Wednesday, February 28, 2007

Anxiety Impacts Test Scores

One of the (many) news articles that came out of this years' AAAS meeting has to do with anxiety's impact on test performance.

Specifically, a panel titled "Interplay of Emotion and Cognition: Implications for Learning and High-Stakes Testing" included a presentation by Dr. Mark Ashcraft on "How Math Anxiety Compromises Performance: The Role of Working Memory."

Dr. Ashcraft (note the article has this misspelled "Ashcroft") noted that math anxiety takes up working memory that is particularly important for complex math problems.

I'm not quite sure how "math anxiety" differs from plain 'ol test anxiety, but it looks like Ashcraft has written quite a bit about it.

Frankly, this finding is not particularly surprising given all we know about stress' impact on the body, but it does serve to highlight that there are many things that can introduce error variance into someone's test score.

So what can we do about it? The research suggests that orientation/training programs can help with reducing people's anxiety. There are also simple steps you can take as part of the testing process, such as:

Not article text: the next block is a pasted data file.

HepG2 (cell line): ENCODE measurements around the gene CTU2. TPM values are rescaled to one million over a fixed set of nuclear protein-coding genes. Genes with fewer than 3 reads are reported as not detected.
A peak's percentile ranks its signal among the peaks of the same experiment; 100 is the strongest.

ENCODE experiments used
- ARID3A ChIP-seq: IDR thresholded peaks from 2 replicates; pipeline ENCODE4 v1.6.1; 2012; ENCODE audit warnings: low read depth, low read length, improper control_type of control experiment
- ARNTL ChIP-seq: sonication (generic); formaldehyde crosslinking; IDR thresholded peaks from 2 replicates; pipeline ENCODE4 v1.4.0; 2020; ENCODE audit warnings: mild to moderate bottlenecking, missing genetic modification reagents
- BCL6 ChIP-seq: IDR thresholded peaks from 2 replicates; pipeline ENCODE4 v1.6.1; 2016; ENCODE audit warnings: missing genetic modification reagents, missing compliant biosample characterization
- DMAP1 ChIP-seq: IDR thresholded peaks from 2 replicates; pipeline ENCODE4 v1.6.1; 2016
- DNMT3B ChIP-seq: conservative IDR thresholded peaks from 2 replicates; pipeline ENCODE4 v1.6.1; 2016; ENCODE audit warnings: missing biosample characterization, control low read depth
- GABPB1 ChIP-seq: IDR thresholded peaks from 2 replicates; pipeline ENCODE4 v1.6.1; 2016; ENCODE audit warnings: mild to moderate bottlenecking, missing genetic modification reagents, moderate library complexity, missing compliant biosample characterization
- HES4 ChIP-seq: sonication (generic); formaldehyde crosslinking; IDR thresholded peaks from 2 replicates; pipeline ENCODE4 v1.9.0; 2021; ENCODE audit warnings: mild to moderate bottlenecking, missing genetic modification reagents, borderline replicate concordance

- Letting people know exactly what the testing process will be like

- Being available for questions about the process

- For interviews, doing things like offering water, pre-exposing some (or all) of the questions, and telling the candidate to take their time

- Using multiple assessment methods so if a candidate "blows it" on one method they can shine elsewhere

On a related note, although taking these steps can help, they probably won't decrease any differences typically observed between different groups (e.g., men/women, White/Black).

Speaking of group differences, one of the other presenters on the AAAS panel was Dr. Joshua Aronson (of Steele & Aronson fame), who presented on "Stereotype Threat and Sex Differences in Math Performance: New Findings"--looks like he's done some research lately on this topic.

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